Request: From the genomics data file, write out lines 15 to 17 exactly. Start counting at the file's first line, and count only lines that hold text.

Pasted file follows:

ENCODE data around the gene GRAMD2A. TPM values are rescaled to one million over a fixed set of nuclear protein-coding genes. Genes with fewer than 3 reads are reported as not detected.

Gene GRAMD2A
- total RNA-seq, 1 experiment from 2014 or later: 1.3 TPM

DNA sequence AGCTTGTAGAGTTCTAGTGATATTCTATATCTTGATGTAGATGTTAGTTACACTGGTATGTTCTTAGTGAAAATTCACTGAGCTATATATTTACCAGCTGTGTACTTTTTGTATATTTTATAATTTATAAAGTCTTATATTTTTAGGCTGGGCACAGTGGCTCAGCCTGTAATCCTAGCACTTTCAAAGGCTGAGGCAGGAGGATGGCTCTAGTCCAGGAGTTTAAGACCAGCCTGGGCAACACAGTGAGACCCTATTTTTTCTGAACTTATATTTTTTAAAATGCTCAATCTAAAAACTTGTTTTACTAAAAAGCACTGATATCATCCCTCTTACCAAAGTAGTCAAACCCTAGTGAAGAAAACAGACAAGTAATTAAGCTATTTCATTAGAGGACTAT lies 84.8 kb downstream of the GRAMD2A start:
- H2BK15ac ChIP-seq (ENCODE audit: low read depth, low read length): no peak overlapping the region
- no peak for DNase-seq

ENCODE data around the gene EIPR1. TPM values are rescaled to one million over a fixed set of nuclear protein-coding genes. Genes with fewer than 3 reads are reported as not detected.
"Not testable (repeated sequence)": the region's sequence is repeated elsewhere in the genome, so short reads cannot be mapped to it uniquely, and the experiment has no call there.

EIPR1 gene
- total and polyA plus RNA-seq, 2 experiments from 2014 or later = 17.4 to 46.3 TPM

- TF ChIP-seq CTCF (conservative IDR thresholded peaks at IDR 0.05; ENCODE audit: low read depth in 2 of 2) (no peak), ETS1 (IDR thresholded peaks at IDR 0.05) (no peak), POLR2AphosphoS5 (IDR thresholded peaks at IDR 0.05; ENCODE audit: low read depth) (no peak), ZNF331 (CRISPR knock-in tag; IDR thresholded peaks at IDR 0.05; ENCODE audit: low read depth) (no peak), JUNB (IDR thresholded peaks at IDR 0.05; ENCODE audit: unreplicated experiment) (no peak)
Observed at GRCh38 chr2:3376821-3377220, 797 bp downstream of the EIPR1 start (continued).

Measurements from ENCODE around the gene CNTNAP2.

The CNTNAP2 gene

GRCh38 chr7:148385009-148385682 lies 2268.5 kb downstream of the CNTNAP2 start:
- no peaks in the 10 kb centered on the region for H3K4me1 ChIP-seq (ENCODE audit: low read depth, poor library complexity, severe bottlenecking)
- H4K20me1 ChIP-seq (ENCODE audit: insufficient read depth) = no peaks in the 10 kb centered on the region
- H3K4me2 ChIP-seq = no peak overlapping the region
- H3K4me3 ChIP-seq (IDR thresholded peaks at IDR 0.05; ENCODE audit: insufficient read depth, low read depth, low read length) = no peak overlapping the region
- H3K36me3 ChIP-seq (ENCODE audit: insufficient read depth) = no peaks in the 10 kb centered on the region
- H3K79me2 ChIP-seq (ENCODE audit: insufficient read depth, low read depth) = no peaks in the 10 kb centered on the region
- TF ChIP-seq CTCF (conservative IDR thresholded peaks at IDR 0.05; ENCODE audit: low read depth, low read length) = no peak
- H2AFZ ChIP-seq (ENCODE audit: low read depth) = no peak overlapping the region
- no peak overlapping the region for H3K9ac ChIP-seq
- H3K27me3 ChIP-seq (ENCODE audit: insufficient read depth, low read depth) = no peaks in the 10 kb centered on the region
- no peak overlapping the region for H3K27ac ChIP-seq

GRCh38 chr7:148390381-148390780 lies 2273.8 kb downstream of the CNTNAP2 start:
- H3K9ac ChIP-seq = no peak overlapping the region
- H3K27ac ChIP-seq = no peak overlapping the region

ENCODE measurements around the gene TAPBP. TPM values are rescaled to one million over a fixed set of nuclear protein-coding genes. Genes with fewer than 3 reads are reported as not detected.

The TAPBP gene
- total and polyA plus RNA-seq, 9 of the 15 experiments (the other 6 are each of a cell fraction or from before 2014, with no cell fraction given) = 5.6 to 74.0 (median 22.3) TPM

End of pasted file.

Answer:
GRCh38 chr7:148385009-148385682 lies 2268.5 kb downstream of the CNTNAP2 start:
- no peaks in the 10 kb centered on the region for H3K4me1 ChIP-seq (ENCODE audit: low read depth, poor library complexity, severe bottlenecking)
- H4K20me1 ChIP-seq (ENCODE audit: insufficient read depth) = no peaks in the 10 kb centered on the region